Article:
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[BKARTS] Tokyo and Kyoto



WOID #XI-48. This & That
 
In Kyoto, Teramachi Street south of Maturamachi has a nice set of shops:
Shimaya (two blocks down on the West side) has huge bins of cuttings of
old Japanese calligraphy, from about $20.00 up to 200.00. The owner was
certain I'd prefer something with a picture in it.

Kamiji Kakimoto, on the East side, up from Nijo Street, has been selling
handmade papers since 1845. The shop is efficient and the selection
magnificent. First time I enjoyed papers by the smell.

Further down, on the West Side of Teramachi, a small shop, Shimizu Sue
Shouten, letters and gilds traditional wooden signs. You can watch them
at work.

Finally, the shopping arcade south of City Hall has a branch of Kyukyudó
that?s a bit more upscale than their flagship store in the Ginza, and a
bit more serious. The Kyoto thing, I guess.

In Tokyo, the Japan Traditional Craft Center in the Metropolitan Plaza
Building in Ikebukuro has a fine selection of papers from all over
Japan. http://www.kougei.or.jp


WOID #XI-46. This & That
Saturday, July 31, 2004 5:18 pm

Narita International Airport has its own calligraphy museum - actually,
it's on the grounds of Shinjo Temple, a short distance away. Naritasan
Calligraphy Museum, open 9:00 - 4:00 except Mondays and the day after a
national holiday. 0467-24-0774. http://naritakanko.jp/naritashodo/ -
Narita Station on the Keisei or JR line.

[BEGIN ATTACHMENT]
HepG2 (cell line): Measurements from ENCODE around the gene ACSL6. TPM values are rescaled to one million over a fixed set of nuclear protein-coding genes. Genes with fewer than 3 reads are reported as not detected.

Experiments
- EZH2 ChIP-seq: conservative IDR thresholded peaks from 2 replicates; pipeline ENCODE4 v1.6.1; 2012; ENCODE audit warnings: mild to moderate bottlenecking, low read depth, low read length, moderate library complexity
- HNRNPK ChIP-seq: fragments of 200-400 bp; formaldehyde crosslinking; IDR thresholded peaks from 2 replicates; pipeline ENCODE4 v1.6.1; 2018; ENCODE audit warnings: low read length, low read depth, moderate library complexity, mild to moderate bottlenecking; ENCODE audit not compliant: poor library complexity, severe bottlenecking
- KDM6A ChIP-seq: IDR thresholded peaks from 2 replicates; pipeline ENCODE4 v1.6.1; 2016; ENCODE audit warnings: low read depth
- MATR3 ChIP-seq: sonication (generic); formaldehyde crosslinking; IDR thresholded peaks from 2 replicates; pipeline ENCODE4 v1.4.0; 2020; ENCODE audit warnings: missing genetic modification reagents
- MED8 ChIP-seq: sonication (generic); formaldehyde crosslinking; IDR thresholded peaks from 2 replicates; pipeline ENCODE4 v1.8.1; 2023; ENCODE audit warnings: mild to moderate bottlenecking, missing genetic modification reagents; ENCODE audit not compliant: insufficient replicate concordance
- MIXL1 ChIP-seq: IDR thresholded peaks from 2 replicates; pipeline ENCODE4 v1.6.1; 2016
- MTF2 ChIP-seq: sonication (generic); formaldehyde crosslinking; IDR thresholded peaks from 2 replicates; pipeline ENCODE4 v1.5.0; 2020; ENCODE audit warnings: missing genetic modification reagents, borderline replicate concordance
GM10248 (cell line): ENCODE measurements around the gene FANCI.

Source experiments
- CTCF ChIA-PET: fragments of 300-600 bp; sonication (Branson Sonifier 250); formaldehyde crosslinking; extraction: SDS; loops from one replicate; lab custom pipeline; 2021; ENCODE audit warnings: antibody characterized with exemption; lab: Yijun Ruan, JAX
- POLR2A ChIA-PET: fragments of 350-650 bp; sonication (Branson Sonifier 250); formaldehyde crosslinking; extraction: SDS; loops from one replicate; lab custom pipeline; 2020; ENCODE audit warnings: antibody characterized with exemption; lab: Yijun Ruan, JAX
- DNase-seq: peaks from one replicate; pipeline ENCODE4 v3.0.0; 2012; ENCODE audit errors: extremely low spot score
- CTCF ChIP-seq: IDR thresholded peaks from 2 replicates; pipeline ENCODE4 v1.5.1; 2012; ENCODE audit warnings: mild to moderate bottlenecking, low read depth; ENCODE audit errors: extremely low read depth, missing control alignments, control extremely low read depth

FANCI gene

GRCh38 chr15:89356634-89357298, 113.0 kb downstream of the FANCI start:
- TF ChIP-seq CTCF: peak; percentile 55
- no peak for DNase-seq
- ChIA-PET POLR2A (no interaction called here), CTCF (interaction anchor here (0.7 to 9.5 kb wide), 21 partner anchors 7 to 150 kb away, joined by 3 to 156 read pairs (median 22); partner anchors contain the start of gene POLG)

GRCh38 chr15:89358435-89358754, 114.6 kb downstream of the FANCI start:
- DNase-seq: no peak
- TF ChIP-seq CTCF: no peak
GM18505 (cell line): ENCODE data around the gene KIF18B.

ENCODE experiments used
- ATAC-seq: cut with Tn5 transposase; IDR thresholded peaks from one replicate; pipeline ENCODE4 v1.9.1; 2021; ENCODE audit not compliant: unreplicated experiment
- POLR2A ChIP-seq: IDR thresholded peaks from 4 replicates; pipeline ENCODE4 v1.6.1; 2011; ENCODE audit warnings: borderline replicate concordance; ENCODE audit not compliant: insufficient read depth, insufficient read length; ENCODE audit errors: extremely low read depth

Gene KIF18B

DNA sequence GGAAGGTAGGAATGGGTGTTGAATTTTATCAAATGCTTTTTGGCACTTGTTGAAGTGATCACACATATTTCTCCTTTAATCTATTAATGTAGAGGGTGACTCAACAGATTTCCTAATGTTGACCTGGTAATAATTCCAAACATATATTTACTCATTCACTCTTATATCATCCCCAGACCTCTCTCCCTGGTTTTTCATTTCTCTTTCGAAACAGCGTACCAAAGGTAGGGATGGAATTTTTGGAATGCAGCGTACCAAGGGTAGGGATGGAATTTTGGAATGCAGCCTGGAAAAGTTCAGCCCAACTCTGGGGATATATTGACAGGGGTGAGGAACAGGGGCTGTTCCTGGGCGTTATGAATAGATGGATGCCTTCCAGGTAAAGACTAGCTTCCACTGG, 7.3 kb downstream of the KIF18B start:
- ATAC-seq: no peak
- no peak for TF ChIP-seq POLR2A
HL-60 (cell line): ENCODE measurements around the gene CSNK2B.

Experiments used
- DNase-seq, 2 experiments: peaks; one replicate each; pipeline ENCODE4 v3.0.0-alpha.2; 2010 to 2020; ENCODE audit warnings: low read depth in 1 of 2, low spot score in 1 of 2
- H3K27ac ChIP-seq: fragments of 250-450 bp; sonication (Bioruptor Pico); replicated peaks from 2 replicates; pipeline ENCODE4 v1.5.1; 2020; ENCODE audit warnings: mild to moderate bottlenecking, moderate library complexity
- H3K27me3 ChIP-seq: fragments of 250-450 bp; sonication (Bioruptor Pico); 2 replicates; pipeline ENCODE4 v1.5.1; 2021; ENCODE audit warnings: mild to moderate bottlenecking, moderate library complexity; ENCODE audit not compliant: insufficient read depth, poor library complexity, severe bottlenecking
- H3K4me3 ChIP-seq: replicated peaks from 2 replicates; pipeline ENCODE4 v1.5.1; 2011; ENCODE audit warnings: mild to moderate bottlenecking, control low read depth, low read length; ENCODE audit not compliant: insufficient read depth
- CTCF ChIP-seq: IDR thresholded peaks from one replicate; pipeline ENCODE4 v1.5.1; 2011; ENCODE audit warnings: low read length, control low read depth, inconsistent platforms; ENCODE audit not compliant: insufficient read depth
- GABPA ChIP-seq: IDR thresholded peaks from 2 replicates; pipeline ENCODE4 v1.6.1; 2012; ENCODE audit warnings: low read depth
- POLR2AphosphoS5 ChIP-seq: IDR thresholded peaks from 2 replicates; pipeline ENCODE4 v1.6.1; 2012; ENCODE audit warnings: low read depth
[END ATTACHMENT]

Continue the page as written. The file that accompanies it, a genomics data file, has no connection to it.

Obi no Miyashita is an obi (kimono sash) stall on Nakamise Street, the
main passageway leading to the Senso-ji (Temple) in Asakusa, Tokyo.
They sell ten-inch remnants, very reasonable and the nicest textiles
I've seen so far. 

Kyukiodó has been selling paper, calligraphy supplies and inkstones
since 1800. They have several branches around Tokyo. The luxury items
in their Ginza store (Chuo Street, just south of Harumi Street) were
dull, but their printed papers were reasonably priced and unlike
anything I've seen in America.

Somewhere south of Ueno Park there's a street that's supposed to house
traditional craft shops but all I saw was bars and brothels, with the
exception of a small brush-and-ink shop. They had the old-fashioned
strips of animal glue once used for woodblock prints. I bought the last
batch. So sorry.


http://theorangepress.com
WOID: a journal of visual language

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